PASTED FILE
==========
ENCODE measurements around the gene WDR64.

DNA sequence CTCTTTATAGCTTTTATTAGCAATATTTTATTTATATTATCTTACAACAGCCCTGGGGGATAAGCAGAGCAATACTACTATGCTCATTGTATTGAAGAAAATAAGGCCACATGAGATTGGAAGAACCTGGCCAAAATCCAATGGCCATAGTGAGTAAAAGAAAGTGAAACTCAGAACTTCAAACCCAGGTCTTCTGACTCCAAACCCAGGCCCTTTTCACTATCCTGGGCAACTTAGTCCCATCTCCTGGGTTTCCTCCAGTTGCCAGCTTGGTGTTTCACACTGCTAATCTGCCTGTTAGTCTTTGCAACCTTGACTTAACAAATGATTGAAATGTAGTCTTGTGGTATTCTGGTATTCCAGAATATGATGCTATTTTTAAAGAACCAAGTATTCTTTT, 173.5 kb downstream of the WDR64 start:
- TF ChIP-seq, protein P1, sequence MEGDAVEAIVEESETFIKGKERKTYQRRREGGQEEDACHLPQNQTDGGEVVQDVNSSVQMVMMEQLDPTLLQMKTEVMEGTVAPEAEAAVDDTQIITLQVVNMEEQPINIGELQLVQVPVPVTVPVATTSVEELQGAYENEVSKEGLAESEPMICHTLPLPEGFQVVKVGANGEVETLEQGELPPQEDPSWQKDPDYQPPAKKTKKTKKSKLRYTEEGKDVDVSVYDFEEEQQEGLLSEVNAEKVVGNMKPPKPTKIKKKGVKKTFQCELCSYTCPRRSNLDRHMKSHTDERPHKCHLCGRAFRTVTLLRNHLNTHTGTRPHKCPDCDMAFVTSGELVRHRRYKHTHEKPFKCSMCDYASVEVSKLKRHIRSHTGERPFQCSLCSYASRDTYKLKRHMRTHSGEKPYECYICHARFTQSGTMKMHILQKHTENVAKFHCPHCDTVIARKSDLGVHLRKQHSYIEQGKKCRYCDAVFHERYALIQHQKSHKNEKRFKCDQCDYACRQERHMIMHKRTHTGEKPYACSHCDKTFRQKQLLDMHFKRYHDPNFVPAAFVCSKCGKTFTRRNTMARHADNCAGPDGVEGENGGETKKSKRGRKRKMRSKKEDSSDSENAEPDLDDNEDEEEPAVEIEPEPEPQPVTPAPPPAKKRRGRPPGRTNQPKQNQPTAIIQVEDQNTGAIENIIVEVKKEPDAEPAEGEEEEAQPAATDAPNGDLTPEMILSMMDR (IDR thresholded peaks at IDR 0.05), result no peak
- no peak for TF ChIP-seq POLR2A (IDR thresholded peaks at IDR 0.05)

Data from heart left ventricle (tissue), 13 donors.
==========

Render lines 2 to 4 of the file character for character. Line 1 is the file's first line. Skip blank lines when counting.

DNA sequence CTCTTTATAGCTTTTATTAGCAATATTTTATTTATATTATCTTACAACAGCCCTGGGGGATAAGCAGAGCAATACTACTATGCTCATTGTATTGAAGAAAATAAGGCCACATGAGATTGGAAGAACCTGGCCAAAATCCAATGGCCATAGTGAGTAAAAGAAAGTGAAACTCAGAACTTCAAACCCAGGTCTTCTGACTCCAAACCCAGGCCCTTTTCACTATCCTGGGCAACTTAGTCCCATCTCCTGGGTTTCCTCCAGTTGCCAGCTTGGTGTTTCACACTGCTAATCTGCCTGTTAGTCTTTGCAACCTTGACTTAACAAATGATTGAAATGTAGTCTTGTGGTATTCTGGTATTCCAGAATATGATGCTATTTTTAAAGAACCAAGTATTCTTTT, 173.5 kb downstream of the WDR64 start:
- TF ChIP-seq, protein P1, sequence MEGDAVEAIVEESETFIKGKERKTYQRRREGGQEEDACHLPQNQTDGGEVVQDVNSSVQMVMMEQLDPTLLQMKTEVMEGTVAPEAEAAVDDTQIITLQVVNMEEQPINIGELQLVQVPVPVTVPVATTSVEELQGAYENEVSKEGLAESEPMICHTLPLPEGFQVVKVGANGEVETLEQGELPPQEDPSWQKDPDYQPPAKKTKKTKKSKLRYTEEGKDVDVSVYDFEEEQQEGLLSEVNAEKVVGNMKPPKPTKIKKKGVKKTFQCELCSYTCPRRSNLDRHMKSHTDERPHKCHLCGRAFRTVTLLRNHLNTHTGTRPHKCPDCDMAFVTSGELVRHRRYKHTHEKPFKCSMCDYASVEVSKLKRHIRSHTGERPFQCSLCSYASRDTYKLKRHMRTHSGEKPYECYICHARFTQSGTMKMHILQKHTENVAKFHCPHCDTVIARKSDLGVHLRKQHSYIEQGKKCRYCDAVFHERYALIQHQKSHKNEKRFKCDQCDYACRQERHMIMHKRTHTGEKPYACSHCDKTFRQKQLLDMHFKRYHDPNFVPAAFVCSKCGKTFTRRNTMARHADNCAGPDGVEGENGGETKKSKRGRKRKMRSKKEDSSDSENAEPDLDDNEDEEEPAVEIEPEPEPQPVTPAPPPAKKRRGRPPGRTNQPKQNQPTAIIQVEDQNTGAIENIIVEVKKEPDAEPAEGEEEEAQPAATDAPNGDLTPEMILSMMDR (IDR thresholded peaks at IDR 0.05), result no peak
- no peak for TF ChIP-seq POLR2A (IDR thresholded peaks at IDR 0.05)